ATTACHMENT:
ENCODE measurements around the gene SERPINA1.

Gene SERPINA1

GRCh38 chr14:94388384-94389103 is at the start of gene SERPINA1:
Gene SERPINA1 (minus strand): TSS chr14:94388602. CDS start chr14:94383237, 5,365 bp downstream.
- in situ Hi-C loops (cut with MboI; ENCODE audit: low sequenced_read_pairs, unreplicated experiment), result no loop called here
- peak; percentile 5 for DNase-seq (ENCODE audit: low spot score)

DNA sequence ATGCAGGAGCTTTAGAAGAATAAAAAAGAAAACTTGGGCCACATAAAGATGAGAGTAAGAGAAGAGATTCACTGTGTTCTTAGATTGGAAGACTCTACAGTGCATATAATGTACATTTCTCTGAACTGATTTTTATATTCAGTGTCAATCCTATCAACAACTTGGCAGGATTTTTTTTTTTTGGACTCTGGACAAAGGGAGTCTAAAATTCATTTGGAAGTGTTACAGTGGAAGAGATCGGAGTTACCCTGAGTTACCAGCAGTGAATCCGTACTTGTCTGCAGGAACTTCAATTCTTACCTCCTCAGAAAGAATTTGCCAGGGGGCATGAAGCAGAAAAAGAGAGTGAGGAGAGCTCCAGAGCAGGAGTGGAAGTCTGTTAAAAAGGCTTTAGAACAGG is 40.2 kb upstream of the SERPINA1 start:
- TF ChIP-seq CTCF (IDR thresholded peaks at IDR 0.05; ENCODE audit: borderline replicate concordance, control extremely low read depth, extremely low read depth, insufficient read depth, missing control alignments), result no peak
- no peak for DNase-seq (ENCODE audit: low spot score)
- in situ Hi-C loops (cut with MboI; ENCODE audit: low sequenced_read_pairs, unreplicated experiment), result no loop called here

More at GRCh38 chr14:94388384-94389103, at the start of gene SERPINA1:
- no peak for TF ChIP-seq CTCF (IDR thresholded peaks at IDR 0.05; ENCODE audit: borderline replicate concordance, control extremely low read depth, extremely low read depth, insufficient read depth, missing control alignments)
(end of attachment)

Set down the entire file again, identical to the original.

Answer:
ENCODE measurements around the gene SERPINA1.

Gene SERPINA1

GRCh38 chr14:94388384-94389103 is at the start of gene SERPINA1:
Gene SERPINA1 (minus strand): TSS chr14:94388602. CDS start chr14:94383237, 5,365 bp downstream.
- in situ Hi-C loops (cut with MboI; ENCODE audit: low sequenced_read_pairs, unreplicated experiment), result no loop called here
- peak; percentile 5 for DNase-seq (ENCODE audit: low spot score)

DNA sequence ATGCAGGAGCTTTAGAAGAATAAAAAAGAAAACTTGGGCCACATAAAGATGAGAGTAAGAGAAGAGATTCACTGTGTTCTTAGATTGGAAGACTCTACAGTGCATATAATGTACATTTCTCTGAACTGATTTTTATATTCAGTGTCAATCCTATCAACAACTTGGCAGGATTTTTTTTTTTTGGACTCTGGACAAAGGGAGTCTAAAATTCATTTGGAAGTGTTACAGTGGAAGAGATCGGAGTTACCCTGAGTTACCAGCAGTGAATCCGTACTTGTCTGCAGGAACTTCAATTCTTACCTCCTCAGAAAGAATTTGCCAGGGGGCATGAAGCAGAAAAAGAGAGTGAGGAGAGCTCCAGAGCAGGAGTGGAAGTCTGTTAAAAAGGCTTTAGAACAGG is 40.2 kb upstream of the SERPINA1 start:
- TF ChIP-seq CTCF (IDR thresholded peaks at IDR 0.05; ENCODE audit: borderline replicate concordance, control extremely low read depth, extremely low read depth, insufficient read depth, missing control alignments), result no peak
- no peak for DNase-seq (ENCODE audit: low spot score)
- in situ Hi-C loops (cut with MboI; ENCODE audit: low sequenced_read_pairs, unreplicated experiment), result no loop called here

More at GRCh38 chr14:94388384-94389103, at the start of gene SERPINA1:
- no peak for TF ChIP-seq CTCF (IDR thresholded peaks at IDR 0.05; ENCODE audit: borderline replicate concordance, control extremely low read depth, extremely low read depth, insufficient read depth, missing control alignments)